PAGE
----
Strategies for the Holiday Season

Click a problem below to see how to address it with your child.


1. Help! My child has feeding difficulties and cannot manage non-preferred foods.

Eating and self-feeding is already challenging for many children. It requires almost all of our senses to complete effectively. The holidays are often full of flavorful, odorous, and new foods. This can pose a variety of additional challenges when it comes time for a group meal.

If your child will not eat new foods, work exclusively on tolerating new foods on the table. This will likely be expected at large group meals where many different food items will be present in front of the child that they may be unfamiliar with or have an aversion to.You can practice at home by placing non-preferred foods on the table in front of the child. When the child seems comfortable and able to tolerate this for extended periods of time, try having the child play with the non-preferred foods at the table with their utensils.

Another helpful strategy is creating a social story about the expectations during holiday meals. For example, it may not be expected that the child eat or try all of the foods, but that the child remain at the table for the duration of the meal. This can help prepare your child for what is to come.

Odor sensitivity can be difficult to manage, but one fun strategy is making home-made putty (salt-dough, edible play-doh) and incorporating spices in the play. The expectation of eating the flavor is removed, but it can help children grow more accustomed to different smells.

2. Help! My child gets overwhelmed with large groups of people.

Children may need breaks when in large groups. Create a calm down space for your child that you can carry with you. For example, you can bring a body-sock and fit it in most bags. Practice with the equipment you already have at home, and bring it with you. Consistency is key – if the child finds the tool reliable and familiar, it can help calm them.

Oral input is also typically soothing; bring gum or other chewy snacks, chewlery, or a Camelbak water bottle for the child to suck/chew on when overwhelmed. In addition, bringing a preferred or calming activity that the child can use periodically throughout the experience will allow them to decompress in their own way. This could be a coloring book, a favorite puzzle, etc. And again, social stories provide the child insight as to what to expect.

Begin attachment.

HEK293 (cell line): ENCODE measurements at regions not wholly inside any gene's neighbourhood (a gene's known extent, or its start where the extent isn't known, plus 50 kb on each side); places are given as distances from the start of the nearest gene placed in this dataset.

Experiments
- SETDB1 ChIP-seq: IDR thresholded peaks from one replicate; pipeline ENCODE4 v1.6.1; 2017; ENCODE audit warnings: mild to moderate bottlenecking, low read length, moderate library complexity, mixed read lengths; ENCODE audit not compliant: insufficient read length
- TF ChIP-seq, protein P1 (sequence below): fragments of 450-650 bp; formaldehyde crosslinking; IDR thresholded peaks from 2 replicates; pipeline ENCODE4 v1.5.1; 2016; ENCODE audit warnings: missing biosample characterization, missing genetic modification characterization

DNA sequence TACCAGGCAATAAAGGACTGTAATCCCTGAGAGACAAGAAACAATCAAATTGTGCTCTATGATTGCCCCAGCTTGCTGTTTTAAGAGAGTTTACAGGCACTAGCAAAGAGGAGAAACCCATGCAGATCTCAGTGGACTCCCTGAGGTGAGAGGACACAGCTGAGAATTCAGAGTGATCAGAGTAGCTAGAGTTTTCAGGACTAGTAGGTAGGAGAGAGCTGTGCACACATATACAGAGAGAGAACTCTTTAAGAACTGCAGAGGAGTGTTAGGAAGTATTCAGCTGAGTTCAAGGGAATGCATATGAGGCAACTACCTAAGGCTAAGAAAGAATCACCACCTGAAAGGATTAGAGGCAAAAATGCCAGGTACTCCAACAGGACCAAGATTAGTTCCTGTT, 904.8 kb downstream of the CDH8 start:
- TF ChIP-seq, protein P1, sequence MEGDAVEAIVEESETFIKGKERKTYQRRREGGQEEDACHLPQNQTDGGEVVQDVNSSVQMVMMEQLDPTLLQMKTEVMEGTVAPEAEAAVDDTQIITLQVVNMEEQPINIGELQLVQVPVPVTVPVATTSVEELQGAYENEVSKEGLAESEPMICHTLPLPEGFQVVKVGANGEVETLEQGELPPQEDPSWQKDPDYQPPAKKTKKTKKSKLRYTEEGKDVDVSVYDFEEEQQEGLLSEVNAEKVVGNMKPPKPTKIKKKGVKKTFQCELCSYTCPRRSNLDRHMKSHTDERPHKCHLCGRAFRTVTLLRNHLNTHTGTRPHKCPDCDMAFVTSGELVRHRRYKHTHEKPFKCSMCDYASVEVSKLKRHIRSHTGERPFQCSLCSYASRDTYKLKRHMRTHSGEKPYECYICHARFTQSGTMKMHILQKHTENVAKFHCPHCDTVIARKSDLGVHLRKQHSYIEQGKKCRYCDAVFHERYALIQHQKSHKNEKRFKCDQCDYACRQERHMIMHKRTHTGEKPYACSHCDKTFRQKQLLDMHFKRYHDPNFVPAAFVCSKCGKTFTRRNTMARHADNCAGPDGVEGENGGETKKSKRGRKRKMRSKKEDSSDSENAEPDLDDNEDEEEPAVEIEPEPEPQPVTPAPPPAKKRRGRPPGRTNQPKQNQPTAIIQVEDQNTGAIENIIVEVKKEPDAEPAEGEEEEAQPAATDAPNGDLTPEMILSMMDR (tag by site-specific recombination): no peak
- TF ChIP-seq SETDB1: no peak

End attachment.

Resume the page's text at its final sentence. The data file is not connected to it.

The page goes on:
3. Help! My child struggles knowing how to appropriately respond to questions from unfamiliar people.

The holidays often bring families together, and occasionally, this means interacting with largely unfamiliar adults and children. If your child struggles with social thinking already, it is unlikely that he/she will be comfortable interacting with guests for a prolonged period of time.

Preparing a script for your child for interacting with new/unfamiliar family members may be helpful in getting the child through the experience (this includes hello and goodbye). Consider including practice for common questions asked, such as: “How is school/sports/scouts?” or “Oh wow! You’ve grown so much” or “How are your friends/pets?” Combine this with a social story!

Use the strategies mentioned in the question above above to help your child decompress from these potentially overwhelming social interactions (calm down space, preferred activity).

4. Help! My child cannot manage long car rides.

Car rides challenge our vestibular system (our balance and movement system). For some children that are over-responsive, this may mean becoming sick with stop/go movement. Motion sickness is common. In the weeks leading up to your event, consider going daily to a nearby park and getting a lot of input by going on spinning equipment (to your child’s tolerance) and swings.

Prevent your child from reading or watching videos in the car, as this demand on the visual/vestibular system is too high and can trigger nausea. Instead, allow the child to listen to music or play with a fidget that does not require their vision. Chewing gum can also be helpful in managing motion sickness.

If your child becomes bored easily in the car and movies/iPad are not options, there are many fun car games you can play with your family. One example is car karaoke! Another example is iSpy (with license plates, signs, or foliage).